“The Germans have a saying in regard to a young girl who has been led astray, – “She has lost a horseshoe.” This saying has been associated with the shoe as a symbol of marriage, an idea found both in the northern and Indian mythologies. But the phrase has been also thought to refer to the horse-shoe shaped gloria which crowns the head of the Virgin, the horse-shoe thus becoming the symbol of maidenly chastity. Again, it has been suggested, in reference to the same phrase, that the horse-shoe is a symbol of the V (or first letter of the word Virgo), which is used in church records to designate the unmarried state, just as the word ‘spinster’ is used in legal documents.”

“The origin of the horse-shoe as a charm has been ascribed to its resemblance to the metallic aureole or meniscus formerly placed over the heads of images of patron saints in churches, and which is also represented in ancient pictures of the Virgin.” - Robert Means Lawrence, M.D. from The Magic of the Horse-Shoe 1899.

“The present belief in the lucky horseshoe is connected with the ancient emblems of the female genitals, the yoni. In olden times, the people were in the habit of making charcoal drawings of the female genitals over the doors of their houses to ward off ill luck. Now, the horseshoe has a great resemblance with the form of the vulva. From this symbol originates the horseshoes alleged power to ward off evil and to bring luck.” - Bernard S. Tamley Jr. from Love, A Treatise on the science of sex-attraction 1919.

“There is good reason to suppose that the crescent form of the horseshoe links the symbol to pagan Moon goddesses of ancient Europe such as Artemis and Diana, and that the protection invoked is that of the goddess herself, or, more particularly, of her sacred vulva. As such, the horseshoe is related to other magically protective doorway-goddesses, such as the Irish sheela-na-gig, and to lunar protectresses such as the Blessed Virgin Mary, who is often shown standing on a crescent moon and placed within a vulval mandorla or vesica pisces”  -Cat Yronwode, from


Everyone can identify a horseshoe as a “lucky charm” (purple marshmallow incarnations included or not) but, as with so many cultural artifacts we drag the symbol through the ages with us, generation to generation, becoming less and less familiar with its origins, until we are almost totally divorced from whatever specific properties endowed it with power in the human imagination to begin with. Our modern cultures are positively littered with just such transmogrified items. From prevailing ideas to matters of “common sense” to everyday objects to sprawling institutions to the words we use to describe it all. We’ve had a direct hand in so very little of it and are so far removed from their origins… it’s almost frightening really, if you take a moment to think on it.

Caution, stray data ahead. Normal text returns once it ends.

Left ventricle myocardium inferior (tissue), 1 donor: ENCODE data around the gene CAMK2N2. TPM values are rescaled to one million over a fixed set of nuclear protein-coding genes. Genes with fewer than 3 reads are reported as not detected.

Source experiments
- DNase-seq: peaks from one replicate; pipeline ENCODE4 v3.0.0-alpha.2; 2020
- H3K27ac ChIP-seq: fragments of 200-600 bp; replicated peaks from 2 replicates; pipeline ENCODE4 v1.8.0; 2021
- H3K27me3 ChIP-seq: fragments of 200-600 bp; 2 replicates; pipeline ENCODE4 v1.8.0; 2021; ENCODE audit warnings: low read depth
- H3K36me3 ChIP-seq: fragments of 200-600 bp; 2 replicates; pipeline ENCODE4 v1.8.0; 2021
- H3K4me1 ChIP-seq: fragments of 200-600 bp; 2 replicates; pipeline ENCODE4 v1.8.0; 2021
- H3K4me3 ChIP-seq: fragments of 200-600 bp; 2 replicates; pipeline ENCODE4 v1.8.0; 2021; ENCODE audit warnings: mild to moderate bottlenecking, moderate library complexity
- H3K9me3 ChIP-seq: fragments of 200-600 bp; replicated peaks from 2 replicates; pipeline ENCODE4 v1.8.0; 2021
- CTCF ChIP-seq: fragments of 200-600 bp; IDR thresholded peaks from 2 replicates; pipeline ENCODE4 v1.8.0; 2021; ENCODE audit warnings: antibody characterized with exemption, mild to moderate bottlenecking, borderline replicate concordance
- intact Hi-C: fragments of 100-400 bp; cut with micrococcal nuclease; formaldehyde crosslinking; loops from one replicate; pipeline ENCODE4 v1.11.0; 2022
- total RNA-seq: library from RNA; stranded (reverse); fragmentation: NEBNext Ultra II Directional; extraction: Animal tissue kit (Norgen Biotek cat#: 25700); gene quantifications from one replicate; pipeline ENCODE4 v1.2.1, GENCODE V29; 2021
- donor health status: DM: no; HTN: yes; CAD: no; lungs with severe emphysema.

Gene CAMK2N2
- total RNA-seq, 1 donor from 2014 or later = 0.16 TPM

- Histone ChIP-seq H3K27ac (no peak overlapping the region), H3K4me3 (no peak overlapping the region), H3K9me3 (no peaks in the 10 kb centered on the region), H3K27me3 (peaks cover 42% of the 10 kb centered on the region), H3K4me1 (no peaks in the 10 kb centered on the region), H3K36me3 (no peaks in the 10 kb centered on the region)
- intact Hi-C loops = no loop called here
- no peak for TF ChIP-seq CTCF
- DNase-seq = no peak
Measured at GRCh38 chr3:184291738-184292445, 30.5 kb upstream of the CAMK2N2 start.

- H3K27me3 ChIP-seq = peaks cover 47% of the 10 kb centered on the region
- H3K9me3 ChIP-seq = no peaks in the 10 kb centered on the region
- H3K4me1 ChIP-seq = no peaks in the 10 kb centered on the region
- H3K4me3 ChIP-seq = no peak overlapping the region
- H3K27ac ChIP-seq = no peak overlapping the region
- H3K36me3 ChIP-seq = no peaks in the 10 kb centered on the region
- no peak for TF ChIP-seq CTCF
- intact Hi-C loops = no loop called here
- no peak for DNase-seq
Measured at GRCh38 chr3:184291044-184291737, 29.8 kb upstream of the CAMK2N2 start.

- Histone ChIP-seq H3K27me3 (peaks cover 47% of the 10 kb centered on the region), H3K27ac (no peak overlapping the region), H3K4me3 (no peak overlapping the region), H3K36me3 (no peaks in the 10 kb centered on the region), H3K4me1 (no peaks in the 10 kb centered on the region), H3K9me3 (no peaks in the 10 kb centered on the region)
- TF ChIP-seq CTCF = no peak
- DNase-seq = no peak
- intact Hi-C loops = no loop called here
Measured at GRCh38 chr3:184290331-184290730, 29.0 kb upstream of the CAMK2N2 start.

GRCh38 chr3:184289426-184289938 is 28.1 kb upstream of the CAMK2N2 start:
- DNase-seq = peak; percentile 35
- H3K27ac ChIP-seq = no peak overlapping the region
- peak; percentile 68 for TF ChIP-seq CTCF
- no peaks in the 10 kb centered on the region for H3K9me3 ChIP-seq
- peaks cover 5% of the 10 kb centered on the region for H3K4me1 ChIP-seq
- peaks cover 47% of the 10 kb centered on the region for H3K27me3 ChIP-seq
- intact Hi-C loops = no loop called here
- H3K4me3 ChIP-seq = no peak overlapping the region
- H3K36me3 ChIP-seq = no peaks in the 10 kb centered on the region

It strikes me though that in the case of the horseshoe it’s particularly pronounced and unfortunate. We’ve put ourselves in a position by which our luck, or the portion at least governed by horseshoes, can literally run out. I mean how likely are any of us to happen upon an actual horseshoe, one worn and ridden, which we might pick up and nail above our door? It might be said at this stage in the game that the luck of a horseshoe could be attributed, like that of a four leaf clover, to sheer rarity.

It’s entirely possible that the day may come when the horseshoe no longer exists at all as a functional object; when it will be produced, in the form of jewelry and bauble and talisman, as a symbol only. And what a paltry and impotent charm that would be eh?

Do you want witches running willy-nilly through your apartment at night? Or faeries or goblins? Or hags and fiends? I don’t. I’ve got enough to worry about, so I think it’s time we safeguard our luck. Why not take some direct action instead of letting generations of dead smithies and poets and historians and cult leaders dictate the auspices of our fortune? We only have so much of it after all, and probably too little as it is.

I’ve thought on it a bit and in attempting to land upon something which is functionally equivalent to the horseshoe but modern, which retains some of the symbolic character and is readily available, one solution presented itself which seemed just about perfect, and which I think reflects we moderns nicely–

Hey, the times they are a changin’, the march of progress, and all that.

Hope you enjoyed.


For more on horseshoes, as luck-safe or otherwise, see the following-

Horseshoes at Wikipedia.

Horse Shoes at The Medieval Technology Pages

The History of Horseshoes at

The Magic of the Horse-Shoe at Sacred Texts or the downloadable full book pdf at Google books

The Horseshoe at Lucky Mojo

The Historical Development of the Horseshoe Scientifiv American Suppliment 1891, at Gutengerg.

The Significance of the Horseshoe at The Wild West






10.20. filed under: belief. history. observations. 6